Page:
When thinking about disability accommodations, don’t focus solely on disabled employees. If you serve the public, the ADA also requires you to consider your disabled customers’ needs.
That includes your virtual workplace, too. Don’t lost sight of your obligations to make your website and other materials accessible to blind customers.
In the past two years, more than 240 businesses have been sued in federal court over website accessibility, and thousands more have been hit with “demand letters” from attorneys. A few years ago, Target paid $6 million to settle a class-action suit related to its inaccessible website.
Recent case: Victor, who is blind, sued an arts supply store, claiming the company’s website failed to live up to ADA accessibility standards. He argues that because he couldn’t buy supplies online, he has to spend time and money to get to a physical store.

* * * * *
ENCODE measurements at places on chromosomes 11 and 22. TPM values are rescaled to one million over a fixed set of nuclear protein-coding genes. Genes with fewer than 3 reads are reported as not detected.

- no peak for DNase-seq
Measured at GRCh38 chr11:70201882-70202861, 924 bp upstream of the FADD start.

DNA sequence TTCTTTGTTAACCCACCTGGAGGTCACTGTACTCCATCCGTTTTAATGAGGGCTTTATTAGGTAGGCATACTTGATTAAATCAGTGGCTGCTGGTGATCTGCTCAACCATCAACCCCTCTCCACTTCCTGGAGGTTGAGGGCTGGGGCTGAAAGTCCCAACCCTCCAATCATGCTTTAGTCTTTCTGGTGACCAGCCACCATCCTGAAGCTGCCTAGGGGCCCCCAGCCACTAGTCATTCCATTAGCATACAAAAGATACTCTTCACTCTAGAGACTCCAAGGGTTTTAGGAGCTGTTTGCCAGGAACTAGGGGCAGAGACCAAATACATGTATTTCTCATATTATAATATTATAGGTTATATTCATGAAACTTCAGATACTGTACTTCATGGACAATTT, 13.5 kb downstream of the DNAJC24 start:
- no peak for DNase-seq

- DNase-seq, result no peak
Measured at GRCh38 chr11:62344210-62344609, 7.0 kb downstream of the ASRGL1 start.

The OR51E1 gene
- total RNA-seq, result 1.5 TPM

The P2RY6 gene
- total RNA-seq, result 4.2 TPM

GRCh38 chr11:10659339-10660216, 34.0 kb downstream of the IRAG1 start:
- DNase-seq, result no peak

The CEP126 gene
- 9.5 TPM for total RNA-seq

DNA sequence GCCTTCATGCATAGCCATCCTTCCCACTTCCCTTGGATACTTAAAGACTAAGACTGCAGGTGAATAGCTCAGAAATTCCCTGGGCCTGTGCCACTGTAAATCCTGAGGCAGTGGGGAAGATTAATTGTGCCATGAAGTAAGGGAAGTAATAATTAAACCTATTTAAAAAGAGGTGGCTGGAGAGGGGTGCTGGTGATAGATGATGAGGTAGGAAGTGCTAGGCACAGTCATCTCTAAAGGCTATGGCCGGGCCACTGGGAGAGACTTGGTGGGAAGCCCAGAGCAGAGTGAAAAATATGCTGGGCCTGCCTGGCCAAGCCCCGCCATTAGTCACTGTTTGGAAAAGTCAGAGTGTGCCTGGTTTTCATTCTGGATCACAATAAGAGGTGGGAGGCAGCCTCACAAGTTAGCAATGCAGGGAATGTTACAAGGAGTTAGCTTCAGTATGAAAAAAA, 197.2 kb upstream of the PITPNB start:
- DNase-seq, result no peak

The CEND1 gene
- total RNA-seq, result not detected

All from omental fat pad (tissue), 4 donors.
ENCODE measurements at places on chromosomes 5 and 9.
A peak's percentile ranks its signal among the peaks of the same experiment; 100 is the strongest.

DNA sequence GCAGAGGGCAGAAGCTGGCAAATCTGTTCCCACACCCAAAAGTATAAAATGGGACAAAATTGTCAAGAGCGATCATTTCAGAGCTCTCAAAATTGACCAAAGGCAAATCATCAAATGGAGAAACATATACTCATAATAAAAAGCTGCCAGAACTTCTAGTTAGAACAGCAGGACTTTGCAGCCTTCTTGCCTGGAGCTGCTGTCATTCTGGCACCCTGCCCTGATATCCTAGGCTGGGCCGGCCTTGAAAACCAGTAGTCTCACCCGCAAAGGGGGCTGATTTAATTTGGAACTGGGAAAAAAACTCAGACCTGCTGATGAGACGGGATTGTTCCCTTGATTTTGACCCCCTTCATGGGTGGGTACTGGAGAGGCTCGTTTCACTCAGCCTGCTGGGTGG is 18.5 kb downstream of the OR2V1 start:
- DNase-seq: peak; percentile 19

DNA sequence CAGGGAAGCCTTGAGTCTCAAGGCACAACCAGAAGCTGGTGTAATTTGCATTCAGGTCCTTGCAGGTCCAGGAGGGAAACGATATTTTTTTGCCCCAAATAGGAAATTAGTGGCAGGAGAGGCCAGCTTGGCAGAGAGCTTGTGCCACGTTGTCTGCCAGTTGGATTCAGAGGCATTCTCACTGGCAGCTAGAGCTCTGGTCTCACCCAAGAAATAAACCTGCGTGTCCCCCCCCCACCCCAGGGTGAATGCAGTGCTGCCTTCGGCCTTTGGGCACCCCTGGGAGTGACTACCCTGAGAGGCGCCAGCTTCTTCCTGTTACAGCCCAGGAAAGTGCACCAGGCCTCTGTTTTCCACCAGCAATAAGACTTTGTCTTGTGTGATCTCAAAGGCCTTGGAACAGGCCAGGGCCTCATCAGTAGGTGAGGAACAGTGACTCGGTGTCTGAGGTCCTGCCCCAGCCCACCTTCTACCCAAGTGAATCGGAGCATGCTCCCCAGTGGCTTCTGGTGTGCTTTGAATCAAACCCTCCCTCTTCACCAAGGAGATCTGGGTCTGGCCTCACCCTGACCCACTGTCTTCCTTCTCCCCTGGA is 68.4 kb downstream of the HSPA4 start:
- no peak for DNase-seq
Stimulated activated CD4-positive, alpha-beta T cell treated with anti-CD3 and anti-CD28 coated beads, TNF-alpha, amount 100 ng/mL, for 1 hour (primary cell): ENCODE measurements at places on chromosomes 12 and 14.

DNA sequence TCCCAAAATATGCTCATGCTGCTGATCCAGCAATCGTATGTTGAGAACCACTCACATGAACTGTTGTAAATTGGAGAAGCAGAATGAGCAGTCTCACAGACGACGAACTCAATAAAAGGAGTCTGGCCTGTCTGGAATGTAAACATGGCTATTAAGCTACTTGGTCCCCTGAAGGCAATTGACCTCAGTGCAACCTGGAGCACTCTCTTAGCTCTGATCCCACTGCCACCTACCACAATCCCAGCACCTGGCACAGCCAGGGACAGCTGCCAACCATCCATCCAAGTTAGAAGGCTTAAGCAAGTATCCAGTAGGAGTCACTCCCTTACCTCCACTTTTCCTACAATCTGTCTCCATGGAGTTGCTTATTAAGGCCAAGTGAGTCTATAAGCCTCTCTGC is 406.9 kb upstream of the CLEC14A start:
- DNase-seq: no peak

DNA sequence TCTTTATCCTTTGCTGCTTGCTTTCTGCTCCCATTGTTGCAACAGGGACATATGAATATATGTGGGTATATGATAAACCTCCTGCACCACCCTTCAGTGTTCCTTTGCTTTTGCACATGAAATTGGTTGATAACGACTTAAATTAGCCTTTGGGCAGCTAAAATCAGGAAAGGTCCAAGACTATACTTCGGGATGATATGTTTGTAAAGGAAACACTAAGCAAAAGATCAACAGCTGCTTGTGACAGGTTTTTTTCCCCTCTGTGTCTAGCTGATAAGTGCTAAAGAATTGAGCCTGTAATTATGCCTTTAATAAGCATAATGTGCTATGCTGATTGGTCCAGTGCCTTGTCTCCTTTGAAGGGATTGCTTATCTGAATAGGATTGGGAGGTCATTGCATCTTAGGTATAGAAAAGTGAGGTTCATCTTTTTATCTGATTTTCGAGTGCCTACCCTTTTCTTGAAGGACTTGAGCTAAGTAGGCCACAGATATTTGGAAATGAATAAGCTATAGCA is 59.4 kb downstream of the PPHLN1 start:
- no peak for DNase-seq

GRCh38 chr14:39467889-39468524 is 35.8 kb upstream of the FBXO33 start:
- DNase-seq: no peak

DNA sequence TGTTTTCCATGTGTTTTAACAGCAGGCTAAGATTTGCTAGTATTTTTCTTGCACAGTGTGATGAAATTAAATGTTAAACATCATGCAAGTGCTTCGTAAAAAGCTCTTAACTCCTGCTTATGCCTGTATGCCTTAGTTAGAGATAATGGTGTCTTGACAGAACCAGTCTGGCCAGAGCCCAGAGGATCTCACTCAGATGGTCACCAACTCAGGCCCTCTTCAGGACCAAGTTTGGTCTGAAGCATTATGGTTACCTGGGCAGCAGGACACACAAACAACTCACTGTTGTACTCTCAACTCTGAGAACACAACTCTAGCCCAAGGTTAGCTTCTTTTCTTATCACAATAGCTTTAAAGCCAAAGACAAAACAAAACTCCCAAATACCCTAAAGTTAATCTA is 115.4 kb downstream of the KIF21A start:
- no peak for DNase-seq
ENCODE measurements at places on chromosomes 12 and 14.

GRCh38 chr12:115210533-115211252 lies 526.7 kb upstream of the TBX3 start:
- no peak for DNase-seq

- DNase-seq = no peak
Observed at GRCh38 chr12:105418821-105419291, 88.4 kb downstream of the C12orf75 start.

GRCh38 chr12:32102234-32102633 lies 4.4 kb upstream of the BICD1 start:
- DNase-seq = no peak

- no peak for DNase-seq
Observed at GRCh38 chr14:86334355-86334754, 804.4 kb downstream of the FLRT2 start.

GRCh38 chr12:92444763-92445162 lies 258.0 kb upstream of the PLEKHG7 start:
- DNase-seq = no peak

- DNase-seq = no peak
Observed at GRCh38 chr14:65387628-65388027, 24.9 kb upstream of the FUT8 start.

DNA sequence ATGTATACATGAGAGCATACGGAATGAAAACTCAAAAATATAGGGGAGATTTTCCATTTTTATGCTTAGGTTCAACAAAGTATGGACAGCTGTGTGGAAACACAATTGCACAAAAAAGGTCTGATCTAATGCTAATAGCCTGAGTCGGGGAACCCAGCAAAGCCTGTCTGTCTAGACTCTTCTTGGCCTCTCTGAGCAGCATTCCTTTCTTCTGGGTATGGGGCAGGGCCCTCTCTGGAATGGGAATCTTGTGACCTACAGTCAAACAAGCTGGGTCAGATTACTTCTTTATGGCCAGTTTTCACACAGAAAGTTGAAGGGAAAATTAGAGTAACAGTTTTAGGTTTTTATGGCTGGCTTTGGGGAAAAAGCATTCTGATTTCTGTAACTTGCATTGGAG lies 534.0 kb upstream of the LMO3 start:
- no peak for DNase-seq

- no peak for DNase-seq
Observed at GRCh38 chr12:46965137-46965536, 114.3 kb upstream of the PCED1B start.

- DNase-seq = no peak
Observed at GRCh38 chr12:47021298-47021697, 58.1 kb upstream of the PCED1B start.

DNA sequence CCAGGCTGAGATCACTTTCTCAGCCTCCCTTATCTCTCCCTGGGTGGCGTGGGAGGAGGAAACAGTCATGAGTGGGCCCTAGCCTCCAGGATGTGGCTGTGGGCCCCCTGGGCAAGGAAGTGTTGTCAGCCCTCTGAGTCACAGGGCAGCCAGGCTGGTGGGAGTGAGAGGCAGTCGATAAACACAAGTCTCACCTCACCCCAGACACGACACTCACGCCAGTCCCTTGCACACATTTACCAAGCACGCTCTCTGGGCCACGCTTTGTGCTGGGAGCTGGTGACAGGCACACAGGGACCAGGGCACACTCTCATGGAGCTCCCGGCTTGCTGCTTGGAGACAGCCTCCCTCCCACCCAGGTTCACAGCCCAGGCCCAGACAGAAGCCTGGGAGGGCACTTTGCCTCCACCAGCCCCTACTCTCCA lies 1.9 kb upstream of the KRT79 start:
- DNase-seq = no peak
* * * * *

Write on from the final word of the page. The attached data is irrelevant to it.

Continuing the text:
The court concluded that the ADA requires more than just accessibility in physical locations. If a retailer operates in the virtual realm, its online presence must also be accessible to disabled people.
The court concluded the case could move forward because, under the ADA, Victor has a substantive right to obtain effective access to the company’s website to learn about the products and make purchases – the same privileges available to the general public. (Andrew v. Blick Art Materials, ED NY)
Source: The HR Specialist | October 2017